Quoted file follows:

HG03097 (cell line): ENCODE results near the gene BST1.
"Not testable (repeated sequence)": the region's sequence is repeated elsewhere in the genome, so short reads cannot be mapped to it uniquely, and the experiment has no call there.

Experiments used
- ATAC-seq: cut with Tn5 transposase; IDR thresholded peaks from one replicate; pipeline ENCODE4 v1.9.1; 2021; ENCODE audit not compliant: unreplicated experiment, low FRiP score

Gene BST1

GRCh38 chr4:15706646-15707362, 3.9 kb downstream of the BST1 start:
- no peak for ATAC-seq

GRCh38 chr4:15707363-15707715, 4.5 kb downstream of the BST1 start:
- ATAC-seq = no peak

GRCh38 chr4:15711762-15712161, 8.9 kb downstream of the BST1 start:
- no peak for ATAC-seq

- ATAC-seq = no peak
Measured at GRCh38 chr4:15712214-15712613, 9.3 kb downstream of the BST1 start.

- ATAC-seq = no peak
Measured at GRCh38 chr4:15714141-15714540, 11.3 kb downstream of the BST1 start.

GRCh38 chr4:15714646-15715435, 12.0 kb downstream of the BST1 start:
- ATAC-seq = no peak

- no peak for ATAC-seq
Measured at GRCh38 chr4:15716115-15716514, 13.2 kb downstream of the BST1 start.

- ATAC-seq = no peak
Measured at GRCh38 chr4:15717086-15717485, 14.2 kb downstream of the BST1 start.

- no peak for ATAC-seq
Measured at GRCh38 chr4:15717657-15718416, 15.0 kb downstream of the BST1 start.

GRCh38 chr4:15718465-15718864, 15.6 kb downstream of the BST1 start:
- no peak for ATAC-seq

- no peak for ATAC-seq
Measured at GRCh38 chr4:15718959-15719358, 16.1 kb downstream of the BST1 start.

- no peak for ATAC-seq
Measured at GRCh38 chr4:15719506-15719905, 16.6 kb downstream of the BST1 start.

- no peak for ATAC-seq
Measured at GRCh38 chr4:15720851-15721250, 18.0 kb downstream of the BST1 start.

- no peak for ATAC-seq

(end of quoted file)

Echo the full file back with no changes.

HG03097 (cell line): ENCODE results near the gene BST1.
"Not testable (repeated sequence)": the region's sequence is repeated elsewhere in the genome, so short reads cannot be mapped to it uniquely, and the experiment has no call there.

Experiments used
- ATAC-seq: cut with Tn5 transposase; IDR thresholded peaks from one replicate; pipeline ENCODE4 v1.9.1; 2021; ENCODE audit not compliant: unreplicated experiment, low FRiP score

Gene BST1

GRCh38 chr4:15706646-15707362, 3.9 kb downstream of the BST1 start:
- no peak for ATAC-seq

GRCh38 chr4:15707363-15707715, 4.5 kb downstream of the BST1 start:
- ATAC-seq = no peak

GRCh38 chr4:15711762-15712161, 8.9 kb downstream of the BST1 start:
- no peak for ATAC-seq

- ATAC-seq = no peak
Measured at GRCh38 chr4:15712214-15712613, 9.3 kb downstream of the BST1 start.

- ATAC-seq = no peak
Measured at GRCh38 chr4:15714141-15714540, 11.3 kb downstream of the BST1 start.

GRCh38 chr4:15714646-15715435, 12.0 kb downstream of the BST1 start:
- ATAC-seq = no peak

- no peak for ATAC-seq
Measured at GRCh38 chr4:15716115-15716514, 13.2 kb downstream of the BST1 start.

- ATAC-seq = no peak
Measured at GRCh38 chr4:15717086-15717485, 14.2 kb downstream of the BST1 start.

- no peak for ATAC-seq
Measured at GRCh38 chr4:15717657-15718416, 15.0 kb downstream of the BST1 start.

GRCh38 chr4:15718465-15718864, 15.6 kb downstream of the BST1 start:
- no peak for ATAC-seq

- no peak for ATAC-seq
Measured at GRCh38 chr4:15718959-15719358, 16.1 kb downstream of the BST1 start.

- no peak for ATAC-seq
Measured at GRCh38 chr4:15719506-15719905, 16.6 kb downstream of the BST1 start.

- no peak for ATAC-seq
Measured at GRCh38 chr4:15720851-15721250, 18.0 kb downstream of the BST1 start.

- no peak for ATAC-seq